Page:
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Mitochondria are cytoplasmic organelles whose major function is to generate ATP by the process of oxidative phosphorylation in aerobic conditions. This process is mediated by the respiratory electron transport chain (ETC) multiprotein enzyme complexes I–V and the two electron carriers, coenzyme Q (CoQ) and cytochrome c. Other cellular processes to which mitochondria make a major contribution include apoptosis (programmed cell death), along with additional cell-type specific functions (Table e18-1). The efficiency of the mitochondrial ETC in ATP production is a major determinant of overall body energy balance and thermogenesis. In addition, mitochondria are the predominant source for generating reactive oxygen species (ROS), whose rate of production also relates to the coupling of ATP production to oxygen consumption. In light of the centrality of oxidative phosphorylation to the normal activities of almost all cells, it is not surprising that mitochondrial dysfunction can affect almost any organ system (Fig. e18-1). Thus, physicians in many specialties may encounter patients with mitochondrial diseases and should be aware of the existence and characteristics of those diseases.

Table e18-1 Functions of Mitochondria
Figure e18-1

Dual genetic control and multiple organ system manifestations of mitochondrial disease.(Reproduced with permission from DR Johns: N Engl J Med 333:638, 1995.)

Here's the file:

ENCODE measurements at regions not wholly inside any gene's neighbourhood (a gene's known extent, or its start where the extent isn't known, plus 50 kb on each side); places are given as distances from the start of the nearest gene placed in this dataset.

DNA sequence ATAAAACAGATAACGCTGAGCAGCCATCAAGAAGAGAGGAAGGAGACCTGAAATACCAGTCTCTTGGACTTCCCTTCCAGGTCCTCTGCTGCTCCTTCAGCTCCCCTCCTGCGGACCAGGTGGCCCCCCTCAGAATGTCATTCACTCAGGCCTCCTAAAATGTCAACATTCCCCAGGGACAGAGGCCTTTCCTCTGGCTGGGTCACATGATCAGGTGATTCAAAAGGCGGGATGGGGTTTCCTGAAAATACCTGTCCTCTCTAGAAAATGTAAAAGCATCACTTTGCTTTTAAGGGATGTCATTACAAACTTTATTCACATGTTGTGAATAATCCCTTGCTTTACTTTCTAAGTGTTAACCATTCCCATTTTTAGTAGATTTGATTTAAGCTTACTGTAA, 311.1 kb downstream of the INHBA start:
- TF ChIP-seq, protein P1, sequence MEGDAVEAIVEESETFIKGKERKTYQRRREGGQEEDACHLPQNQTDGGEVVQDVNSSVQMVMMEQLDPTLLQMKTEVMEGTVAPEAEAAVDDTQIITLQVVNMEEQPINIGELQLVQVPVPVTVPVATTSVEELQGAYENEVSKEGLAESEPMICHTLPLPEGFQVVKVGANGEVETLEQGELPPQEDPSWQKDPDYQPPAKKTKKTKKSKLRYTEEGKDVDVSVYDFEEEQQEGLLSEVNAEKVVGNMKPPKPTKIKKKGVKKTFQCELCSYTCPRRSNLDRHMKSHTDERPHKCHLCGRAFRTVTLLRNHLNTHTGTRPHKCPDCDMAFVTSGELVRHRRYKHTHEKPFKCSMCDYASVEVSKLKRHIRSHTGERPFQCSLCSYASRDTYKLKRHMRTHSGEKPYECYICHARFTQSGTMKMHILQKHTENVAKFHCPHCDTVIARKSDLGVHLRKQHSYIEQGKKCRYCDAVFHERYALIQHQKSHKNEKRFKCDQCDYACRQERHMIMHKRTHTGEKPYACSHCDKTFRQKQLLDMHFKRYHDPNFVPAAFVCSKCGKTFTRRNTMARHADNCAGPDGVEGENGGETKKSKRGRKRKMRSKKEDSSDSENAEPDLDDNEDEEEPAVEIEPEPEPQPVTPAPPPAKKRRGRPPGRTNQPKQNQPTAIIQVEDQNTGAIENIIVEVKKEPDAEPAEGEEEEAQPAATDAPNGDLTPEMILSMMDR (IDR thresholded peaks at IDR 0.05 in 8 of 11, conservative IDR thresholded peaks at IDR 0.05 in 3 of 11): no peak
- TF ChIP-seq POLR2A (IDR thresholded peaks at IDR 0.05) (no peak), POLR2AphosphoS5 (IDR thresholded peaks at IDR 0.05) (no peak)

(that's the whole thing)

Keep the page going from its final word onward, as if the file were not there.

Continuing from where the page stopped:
The integrated activity of an estimated 1500 gene products is required for normal mitochondrial biogenesis, function, and integrity. Most of these products are encoded by nuclear genes and thus follow the rules and patterns of nuclear genomic inheritance (Chap. 63). These nuclear-encoded proteins are synthesized in the cell cytoplasm and imported to their location of activity in mitochondria through a complex biochemical process. In addition, the mitochondria have their own genome, which consists of numerous copies (polyploidy) per mitochondrion of a circular, double-strand mitochondrial DNA (mtDNA) molecule consisting of a 16,569-nucleotide sequence. This mtDNA sequence contains a total of 37 genes, of which 13 encode mitochondrial protein components of the ETC. The remaining 22 tRNA- and 2 rRNA-encoding genes are dedicated to the process of translating the 13 mtDNA-encoded proteins. This dual genetic control of mitochondrial function results in unique and diagnostically challenging patterns of inheritance. This chapter focuses on heritable traits and diseases related to the mtDNA component of the dual genetic control of mitochondrial function. The reader is referred to Chaps. 63 and 387 for consideration of mitochondrial disease originating from mutations in the nuclear genome. These mutations include (1) nuclear genomic mutations that disrupt the integrity of the mitochondrial genome itself (mtDNA deletion and depletion states), (2) disorders due to mutations in nuclear genes ...

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